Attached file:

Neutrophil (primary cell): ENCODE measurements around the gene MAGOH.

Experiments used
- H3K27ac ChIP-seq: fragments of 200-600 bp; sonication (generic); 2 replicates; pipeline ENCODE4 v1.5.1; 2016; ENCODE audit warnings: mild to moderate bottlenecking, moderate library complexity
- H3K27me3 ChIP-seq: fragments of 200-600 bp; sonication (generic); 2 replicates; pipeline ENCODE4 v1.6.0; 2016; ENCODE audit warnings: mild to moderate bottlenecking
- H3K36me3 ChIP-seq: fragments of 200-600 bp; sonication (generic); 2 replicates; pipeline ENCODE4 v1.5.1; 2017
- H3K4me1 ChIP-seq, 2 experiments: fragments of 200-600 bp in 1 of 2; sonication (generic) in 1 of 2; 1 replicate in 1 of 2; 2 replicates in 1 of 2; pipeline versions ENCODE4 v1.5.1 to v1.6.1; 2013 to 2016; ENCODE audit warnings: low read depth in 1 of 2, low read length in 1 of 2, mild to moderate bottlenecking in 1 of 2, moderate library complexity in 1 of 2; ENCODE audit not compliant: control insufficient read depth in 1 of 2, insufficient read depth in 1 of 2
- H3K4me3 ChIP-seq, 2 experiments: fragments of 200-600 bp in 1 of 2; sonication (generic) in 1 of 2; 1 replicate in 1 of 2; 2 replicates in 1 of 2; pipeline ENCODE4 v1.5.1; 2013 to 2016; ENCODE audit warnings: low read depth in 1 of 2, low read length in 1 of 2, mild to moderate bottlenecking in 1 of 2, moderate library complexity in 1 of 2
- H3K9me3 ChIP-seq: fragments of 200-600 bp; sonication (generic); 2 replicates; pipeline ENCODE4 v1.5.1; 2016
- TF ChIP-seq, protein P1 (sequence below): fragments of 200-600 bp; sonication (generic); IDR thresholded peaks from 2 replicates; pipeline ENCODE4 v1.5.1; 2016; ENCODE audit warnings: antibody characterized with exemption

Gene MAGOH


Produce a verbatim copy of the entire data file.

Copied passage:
Neutrophil (primary cell): ENCODE measurements around the gene MAGOH.

Experiments used
- H3K27ac ChIP-seq: fragments of 200-600 bp; sonication (generic); 2 replicates; pipeline ENCODE4 v1.5.1; 2016; ENCODE audit warnings: mild to moderate bottlenecking, moderate library complexity
- H3K27me3 ChIP-seq: fragments of 200-600 bp; sonication (generic); 2 replicates; pipeline ENCODE4 v1.6.0; 2016; ENCODE audit warnings: mild to moderate bottlenecking
- H3K36me3 ChIP-seq: fragments of 200-600 bp; sonication (generic); 2 replicates; pipeline ENCODE4 v1.5.1; 2017
- H3K4me1 ChIP-seq, 2 experiments: fragments of 200-600 bp in 1 of 2; sonication (generic) in 1 of 2; 1 replicate in 1 of 2; 2 replicates in 1 of 2; pipeline versions ENCODE4 v1.5.1 to v1.6.1; 2013 to 2016; ENCODE audit warnings: low read depth in 1 of 2, low read length in 1 of 2, mild to moderate bottlenecking in 1 of 2, moderate library complexity in 1 of 2; ENCODE audit not compliant: control insufficient read depth in 1 of 2, insufficient read depth in 1 of 2
- H3K4me3 ChIP-seq, 2 experiments: fragments of 200-600 bp in 1 of 2; sonication (generic) in 1 of 2; 1 replicate in 1 of 2; 2 replicates in 1 of 2; pipeline ENCODE4 v1.5.1; 2013 to 2016; ENCODE audit warnings: low read depth in 1 of 2, low read length in 1 of 2, mild to moderate bottlenecking in 1 of 2, moderate library complexity in 1 of 2
- H3K9me3 ChIP-seq: fragments of 200-600 bp; sonication (generic); 2 replicates; pipeline ENCODE4 v1.5.1; 2016
- TF ChIP-seq, protein P1 (sequence below): fragments of 200-600 bp; sonication (generic); IDR thresholded peaks from 2 replicates; pipeline ENCODE4 v1.5.1; 2016; ENCODE audit warnings: antibody characterized with exemption

Gene MAGOH